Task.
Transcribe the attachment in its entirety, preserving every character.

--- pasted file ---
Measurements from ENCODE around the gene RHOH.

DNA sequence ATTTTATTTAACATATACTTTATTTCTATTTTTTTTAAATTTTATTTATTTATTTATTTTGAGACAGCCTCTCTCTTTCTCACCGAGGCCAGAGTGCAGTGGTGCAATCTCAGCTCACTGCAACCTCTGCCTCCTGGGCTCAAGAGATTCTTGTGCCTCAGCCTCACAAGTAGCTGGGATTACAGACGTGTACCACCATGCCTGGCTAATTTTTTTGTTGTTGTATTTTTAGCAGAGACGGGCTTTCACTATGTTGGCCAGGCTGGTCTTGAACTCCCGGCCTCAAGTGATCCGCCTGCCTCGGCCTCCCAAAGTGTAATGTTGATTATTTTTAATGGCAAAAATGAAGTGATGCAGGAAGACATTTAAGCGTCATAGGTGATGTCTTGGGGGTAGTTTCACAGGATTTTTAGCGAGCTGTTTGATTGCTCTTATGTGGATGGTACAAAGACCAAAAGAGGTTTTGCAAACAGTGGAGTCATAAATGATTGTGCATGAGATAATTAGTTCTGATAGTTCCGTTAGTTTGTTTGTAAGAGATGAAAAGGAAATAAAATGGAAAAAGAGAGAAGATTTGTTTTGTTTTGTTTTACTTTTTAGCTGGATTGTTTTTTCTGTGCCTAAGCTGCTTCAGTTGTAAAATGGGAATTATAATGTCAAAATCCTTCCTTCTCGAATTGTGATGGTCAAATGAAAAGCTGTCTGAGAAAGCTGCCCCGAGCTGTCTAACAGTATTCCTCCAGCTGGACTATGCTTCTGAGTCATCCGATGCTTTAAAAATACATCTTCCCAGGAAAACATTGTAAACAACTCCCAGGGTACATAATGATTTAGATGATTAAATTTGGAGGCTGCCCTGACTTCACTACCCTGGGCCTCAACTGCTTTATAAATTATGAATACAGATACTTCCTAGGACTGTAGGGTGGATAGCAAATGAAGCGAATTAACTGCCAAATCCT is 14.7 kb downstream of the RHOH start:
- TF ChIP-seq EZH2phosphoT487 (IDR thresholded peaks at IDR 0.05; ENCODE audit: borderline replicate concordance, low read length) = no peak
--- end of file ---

Measurements from ENCODE around the gene RHOH.

DNA sequence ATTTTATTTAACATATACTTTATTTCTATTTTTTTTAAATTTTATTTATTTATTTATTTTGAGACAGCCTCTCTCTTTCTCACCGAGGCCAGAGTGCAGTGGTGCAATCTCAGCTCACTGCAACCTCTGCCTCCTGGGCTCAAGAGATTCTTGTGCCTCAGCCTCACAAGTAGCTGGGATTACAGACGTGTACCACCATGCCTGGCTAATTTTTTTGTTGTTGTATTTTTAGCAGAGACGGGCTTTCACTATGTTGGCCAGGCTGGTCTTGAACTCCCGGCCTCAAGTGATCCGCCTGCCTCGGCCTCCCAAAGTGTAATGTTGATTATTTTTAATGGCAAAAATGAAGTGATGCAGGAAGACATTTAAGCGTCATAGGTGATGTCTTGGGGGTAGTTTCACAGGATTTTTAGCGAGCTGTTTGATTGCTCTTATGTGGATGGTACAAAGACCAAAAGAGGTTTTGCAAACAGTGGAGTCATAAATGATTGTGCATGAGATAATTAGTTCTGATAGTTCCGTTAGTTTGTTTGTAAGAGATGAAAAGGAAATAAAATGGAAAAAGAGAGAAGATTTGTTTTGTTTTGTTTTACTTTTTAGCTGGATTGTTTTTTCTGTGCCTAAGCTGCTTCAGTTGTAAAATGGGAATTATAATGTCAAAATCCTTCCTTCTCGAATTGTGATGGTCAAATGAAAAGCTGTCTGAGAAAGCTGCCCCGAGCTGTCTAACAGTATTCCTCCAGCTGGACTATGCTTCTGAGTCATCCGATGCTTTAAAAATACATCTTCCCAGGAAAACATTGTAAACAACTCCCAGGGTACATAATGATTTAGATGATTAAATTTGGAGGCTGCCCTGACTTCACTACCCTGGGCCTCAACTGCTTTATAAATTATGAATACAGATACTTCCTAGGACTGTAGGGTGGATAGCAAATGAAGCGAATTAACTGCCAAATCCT is 14.7 kb downstream of the RHOH start:
- TF ChIP-seq EZH2phosphoT487 (IDR thresholded peaks at IDR 0.05; ENCODE audit: borderline replicate concordance, low read length) = no peak